■ Do members of our sales team have consultative selling skills to help the modern buyer?
According to 1.8 million evaluations, Peduto said 83 percent of the general sales population is either “weak”or “serviceable” when it comes to the skills need to sell to the modern buyer, while 11 percent were rated as “strong” and 6 percent “elite.”
“The odds are, your sales force looks a lot like that breakdown,” Peduto said. “How many truly special salespeople do you have? On average, about one out of five salespeople are either ‘strong’ or ‘elite,’ when it comes to selling to the modern buyer.”
Peduto also highlighted the difference in sales competency between the top 5 percent of consultative sellers and the bottom 50 percent. On average, the difference was a whopping 544 percent in effectiveness.
“If a company is going to make the shift from transactional to consultative, it needs to do that in a data-driven way, so the gaps can be recognized,” he said. “Talent matters. More importantly, coaching talented people matters. Giving those people the right tools to be able to successfully move from (transactional to consultative) is a big deal.
“If you are going to sell consultatively, you need to have skill sets in place that are better than your competitors. You also need to be able to measure and identify each person’s current skills.”
Peduto shared specific dimensions that are part of being a consultative seller, explaining that just like there are dimensions in place for selling value and building relationships, there are also measurable dimensions for selling consultatively. They are:
■ Able to listen/ask with ease;
■ Uncover issues;
■ Asks enough questions;
■ Asks great questions;
■ Able to ask tough questions;
■ Takes nothing for granted;
■ Understands how prospects will buy;
■ Develops strong relationships, and;
■ Presenting at appropriate times.
Teaching and coaching certainly can help those salespeople who are struggling in specific areas, Peduto explained.
“When those weaknesses change for the better, skill sets change, and when skill sets change, a person’s ability to connect with people in the c-suite grows,” he said. “Most salespeople will have certain challenges when it comes to consultatively selling, but the great news is good behaviors can be learned.”
BUILDING A WORLD CLASS SALES ORGANIZATION
There are four main steps that can be taken for those organizations wanting to build a sales team that succeeds in consultative selling. Those steps are: benchmarking, training, providing consultative tools and checkpointing.
The first step is to involve the company’s salespeople, systems and processes in a benchmarking procedure during the start of a consultative selling program.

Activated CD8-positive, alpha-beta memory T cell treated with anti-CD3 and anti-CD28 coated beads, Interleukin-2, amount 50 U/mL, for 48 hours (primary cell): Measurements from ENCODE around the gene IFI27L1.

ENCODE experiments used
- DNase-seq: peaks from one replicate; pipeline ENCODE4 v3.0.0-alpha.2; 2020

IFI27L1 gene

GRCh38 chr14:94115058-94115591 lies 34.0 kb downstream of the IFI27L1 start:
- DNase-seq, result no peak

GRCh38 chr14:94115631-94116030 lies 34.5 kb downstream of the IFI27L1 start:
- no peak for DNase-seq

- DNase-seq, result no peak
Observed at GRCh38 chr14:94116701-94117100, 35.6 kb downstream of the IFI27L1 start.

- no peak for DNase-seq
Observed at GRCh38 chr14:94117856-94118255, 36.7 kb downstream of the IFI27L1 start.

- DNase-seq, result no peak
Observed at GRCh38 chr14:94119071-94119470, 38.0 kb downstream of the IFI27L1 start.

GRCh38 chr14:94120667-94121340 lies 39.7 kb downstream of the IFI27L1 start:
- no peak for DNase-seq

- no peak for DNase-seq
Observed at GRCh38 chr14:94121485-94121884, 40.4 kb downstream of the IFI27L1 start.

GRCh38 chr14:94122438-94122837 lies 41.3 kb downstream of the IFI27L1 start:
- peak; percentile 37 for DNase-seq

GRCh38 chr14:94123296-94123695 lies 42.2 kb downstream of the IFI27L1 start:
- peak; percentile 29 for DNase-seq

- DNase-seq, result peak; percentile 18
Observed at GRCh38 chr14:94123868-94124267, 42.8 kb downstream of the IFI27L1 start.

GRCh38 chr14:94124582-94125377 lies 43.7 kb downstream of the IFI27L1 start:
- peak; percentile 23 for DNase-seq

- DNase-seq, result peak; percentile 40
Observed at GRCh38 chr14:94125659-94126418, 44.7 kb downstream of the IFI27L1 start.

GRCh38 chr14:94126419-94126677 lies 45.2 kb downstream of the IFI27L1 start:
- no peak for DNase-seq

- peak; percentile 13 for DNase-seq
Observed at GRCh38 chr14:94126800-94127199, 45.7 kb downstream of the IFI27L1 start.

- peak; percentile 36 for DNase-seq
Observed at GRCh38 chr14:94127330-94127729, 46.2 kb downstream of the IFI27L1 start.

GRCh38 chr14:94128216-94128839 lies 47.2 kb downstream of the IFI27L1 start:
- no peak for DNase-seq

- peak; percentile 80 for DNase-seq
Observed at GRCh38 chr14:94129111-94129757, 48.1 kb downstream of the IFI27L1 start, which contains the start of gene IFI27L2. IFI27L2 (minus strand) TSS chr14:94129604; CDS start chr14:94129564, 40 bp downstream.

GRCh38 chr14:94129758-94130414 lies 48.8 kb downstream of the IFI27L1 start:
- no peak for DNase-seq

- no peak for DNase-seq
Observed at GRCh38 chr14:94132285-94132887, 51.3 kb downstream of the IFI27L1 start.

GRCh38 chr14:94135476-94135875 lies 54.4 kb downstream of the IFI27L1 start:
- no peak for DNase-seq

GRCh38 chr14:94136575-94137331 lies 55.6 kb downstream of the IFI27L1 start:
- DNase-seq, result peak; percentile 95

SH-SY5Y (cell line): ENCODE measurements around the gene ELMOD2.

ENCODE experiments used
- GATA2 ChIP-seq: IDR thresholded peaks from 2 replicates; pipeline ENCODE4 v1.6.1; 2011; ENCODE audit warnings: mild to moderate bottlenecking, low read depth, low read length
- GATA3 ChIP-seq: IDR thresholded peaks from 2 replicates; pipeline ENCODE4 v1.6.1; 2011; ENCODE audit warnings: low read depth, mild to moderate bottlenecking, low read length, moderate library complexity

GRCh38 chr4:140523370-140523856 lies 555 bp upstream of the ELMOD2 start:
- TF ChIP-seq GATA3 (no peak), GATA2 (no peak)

“The point of benchmarking is to figure out the skills of everyone. Who can sell value? Who can sell consultatively? Who can hunt? Who qualifies properly? What does each person’s closing skill look like?” Peduto said. “I suggest that companies perform a deep analysis to figure out the skills of their sales teams. Once that is determined, they can identify gaps and provide necessary data-driven training. Measurable gains within a sales team should follow.”
The third step is providing consultative tools to those salespeople who are the most capable of succeeding in a consultative environment.
“Don’t build consultative tools first, and then give them to untalented people. Instead, it’s best to train talent, and then give them the right tools to succeed,” Peduto said. “The final step is to come back, after you have gone through the described processes with a sales team, and measure again. Determine whether or not you have closed all the gaps, and moved your people closer to where they need to be when it comes to consultative sales. Is there anything that still needs to be fixed?”
Peduto also discussed the best way to hire future consultative sellers. He recommended a company use sales-specific tools to properly assess candidates, as opposed to providing a personality test.
“A sales-specific test will measure sales-specific attributes. That type of test is a good screening mechanism,” he said. “A personality test, however, can take a trait like ‘motivation’ and substitute that for the ability to sell. I know a lot of people who are motivated, but it isn’t to sell.”
After using a sales-specific assessment to screen candidates, the next step is identifying the strengths and weaknesses of possible new hires.
“If it shows, for example, that a sales candidate is uncomfortable talking to customers about money, which is a very common weakness, that is really going to get in their way in terms of consultative selling,” Peduto said. “If you sell consultatively, you have to dive deeply into a customer’s metrics and business. Any weakness needs to be identified and addressed.”
Peduto also recommended conducting the interview process like it’s an audition.
“When you interview, treat the candidate like a customer would treat him/her,” he said. “Treat that person like it’s the real world, and see how he/she reacts.”
Visit www.knowledgeworx.com for more information.